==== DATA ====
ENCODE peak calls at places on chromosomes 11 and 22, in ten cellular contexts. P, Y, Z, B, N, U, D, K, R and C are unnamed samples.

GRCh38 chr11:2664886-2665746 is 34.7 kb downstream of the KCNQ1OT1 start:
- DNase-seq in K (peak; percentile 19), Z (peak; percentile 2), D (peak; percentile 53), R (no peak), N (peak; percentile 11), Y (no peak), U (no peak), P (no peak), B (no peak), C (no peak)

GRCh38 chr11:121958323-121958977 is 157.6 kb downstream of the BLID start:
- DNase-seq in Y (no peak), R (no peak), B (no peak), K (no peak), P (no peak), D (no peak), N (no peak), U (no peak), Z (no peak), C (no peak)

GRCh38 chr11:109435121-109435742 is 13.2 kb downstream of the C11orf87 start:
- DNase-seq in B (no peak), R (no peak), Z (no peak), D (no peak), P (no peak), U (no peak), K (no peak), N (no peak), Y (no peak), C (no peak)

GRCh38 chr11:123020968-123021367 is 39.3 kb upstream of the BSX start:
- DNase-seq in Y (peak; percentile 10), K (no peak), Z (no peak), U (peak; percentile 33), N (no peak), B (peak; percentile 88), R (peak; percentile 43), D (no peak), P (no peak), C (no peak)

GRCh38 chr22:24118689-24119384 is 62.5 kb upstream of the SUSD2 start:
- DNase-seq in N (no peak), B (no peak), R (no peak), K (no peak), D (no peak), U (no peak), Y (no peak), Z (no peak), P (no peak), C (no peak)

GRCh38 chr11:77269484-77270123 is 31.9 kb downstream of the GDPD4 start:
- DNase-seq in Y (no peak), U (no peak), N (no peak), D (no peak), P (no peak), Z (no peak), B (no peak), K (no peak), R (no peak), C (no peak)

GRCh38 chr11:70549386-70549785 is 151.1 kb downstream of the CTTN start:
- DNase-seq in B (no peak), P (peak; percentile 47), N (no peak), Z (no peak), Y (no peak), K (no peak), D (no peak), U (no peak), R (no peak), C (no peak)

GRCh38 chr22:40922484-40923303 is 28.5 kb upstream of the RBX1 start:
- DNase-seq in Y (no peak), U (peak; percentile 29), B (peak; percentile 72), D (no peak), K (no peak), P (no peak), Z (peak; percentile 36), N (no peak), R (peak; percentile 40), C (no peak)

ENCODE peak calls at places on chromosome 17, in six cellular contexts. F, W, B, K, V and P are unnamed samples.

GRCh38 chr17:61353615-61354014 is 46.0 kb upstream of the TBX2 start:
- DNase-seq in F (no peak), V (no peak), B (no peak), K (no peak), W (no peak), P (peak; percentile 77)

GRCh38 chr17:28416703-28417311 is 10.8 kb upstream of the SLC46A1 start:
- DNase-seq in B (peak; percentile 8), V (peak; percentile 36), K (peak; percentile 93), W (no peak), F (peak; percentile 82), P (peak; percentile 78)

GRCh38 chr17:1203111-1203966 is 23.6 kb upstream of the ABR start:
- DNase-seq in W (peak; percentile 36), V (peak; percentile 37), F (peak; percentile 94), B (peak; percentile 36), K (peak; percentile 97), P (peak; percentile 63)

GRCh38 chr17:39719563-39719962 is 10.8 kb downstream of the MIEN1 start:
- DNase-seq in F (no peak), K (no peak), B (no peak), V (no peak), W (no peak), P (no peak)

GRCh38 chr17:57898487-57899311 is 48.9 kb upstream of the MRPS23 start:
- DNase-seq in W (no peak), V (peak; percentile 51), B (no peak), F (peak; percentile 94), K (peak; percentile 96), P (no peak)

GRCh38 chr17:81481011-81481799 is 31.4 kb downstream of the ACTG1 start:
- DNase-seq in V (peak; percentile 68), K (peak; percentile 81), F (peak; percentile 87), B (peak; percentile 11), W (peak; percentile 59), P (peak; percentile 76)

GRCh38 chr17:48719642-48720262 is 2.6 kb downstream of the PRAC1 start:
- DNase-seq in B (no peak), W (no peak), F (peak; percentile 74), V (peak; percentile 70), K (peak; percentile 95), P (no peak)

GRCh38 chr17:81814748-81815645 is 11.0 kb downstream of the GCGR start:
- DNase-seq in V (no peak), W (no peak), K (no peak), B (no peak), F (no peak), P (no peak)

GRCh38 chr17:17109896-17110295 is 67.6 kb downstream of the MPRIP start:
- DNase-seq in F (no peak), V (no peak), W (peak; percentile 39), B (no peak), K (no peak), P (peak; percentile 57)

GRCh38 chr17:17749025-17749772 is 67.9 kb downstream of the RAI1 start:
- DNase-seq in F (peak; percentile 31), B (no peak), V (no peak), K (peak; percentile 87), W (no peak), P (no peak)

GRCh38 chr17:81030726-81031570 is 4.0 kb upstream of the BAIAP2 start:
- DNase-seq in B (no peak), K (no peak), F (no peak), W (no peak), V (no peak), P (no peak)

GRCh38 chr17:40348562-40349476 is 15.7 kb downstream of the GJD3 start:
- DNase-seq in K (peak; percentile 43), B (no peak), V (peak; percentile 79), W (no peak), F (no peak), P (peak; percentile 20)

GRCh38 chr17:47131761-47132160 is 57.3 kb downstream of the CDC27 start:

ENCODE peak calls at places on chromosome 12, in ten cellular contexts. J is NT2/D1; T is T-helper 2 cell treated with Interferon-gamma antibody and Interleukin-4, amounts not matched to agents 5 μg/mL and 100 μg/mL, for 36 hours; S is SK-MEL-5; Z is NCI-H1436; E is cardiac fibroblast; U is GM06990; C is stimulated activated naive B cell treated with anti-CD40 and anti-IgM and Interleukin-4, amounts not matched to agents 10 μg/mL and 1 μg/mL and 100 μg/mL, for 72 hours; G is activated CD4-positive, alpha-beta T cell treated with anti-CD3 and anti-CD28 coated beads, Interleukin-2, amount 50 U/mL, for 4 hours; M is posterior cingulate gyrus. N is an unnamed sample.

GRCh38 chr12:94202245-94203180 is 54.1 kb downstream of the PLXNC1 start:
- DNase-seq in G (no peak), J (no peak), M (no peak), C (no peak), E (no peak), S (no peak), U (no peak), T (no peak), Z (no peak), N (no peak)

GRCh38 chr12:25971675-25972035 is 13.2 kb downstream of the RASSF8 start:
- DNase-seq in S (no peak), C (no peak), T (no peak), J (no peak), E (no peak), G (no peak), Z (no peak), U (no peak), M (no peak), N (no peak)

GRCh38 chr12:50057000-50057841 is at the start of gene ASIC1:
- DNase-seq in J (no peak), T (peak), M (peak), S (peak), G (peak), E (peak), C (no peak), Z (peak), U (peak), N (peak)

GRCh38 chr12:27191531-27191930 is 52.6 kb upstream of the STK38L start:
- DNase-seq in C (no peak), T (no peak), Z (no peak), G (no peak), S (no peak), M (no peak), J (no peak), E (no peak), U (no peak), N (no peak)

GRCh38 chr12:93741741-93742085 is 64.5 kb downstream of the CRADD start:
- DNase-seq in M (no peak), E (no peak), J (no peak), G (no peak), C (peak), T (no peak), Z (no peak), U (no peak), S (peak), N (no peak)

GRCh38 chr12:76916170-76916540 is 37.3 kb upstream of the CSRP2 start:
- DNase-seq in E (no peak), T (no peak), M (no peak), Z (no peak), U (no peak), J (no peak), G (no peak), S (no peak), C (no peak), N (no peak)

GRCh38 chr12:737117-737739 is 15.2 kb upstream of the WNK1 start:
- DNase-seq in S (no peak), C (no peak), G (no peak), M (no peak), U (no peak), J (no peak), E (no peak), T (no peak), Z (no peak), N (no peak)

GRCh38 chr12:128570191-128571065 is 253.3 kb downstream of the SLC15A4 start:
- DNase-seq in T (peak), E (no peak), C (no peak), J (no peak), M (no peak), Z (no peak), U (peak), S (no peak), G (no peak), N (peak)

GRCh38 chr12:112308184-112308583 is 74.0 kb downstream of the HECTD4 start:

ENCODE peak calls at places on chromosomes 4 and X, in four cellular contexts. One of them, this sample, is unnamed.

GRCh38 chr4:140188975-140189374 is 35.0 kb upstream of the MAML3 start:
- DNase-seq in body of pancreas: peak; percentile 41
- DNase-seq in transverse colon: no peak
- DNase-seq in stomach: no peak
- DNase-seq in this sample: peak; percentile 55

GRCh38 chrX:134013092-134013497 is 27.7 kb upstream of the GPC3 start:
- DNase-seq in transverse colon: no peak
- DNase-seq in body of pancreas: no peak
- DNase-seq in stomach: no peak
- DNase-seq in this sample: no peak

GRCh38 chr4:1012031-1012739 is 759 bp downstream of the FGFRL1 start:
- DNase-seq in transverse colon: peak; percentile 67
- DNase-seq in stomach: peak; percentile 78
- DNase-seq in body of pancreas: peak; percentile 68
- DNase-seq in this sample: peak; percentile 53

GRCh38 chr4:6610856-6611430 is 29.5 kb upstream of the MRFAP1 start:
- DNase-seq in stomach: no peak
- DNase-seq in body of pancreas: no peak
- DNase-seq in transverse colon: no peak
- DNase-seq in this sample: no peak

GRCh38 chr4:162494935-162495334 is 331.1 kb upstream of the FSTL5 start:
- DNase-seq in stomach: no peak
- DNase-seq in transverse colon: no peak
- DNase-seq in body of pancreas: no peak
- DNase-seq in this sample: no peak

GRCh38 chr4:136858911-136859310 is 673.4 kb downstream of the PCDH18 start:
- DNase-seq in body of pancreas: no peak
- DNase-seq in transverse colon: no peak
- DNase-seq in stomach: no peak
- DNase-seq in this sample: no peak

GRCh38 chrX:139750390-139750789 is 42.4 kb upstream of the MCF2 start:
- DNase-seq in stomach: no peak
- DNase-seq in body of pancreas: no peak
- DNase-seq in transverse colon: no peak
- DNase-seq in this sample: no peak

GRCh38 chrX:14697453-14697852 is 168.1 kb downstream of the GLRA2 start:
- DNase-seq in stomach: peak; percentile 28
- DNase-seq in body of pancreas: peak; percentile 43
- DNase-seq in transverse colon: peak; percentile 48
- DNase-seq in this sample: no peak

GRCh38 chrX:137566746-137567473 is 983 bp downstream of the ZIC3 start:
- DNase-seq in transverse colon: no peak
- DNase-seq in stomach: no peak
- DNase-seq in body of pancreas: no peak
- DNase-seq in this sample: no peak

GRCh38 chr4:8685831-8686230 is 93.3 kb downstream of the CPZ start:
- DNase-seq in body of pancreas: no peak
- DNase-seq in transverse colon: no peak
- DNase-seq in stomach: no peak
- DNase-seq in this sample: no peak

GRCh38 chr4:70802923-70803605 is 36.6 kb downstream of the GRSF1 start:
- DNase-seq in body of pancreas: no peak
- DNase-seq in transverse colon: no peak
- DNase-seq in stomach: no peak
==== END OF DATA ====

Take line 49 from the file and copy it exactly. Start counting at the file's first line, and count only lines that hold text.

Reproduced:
GRCh38 chr12:50057000-50057841 is at the start of gene ASIC1: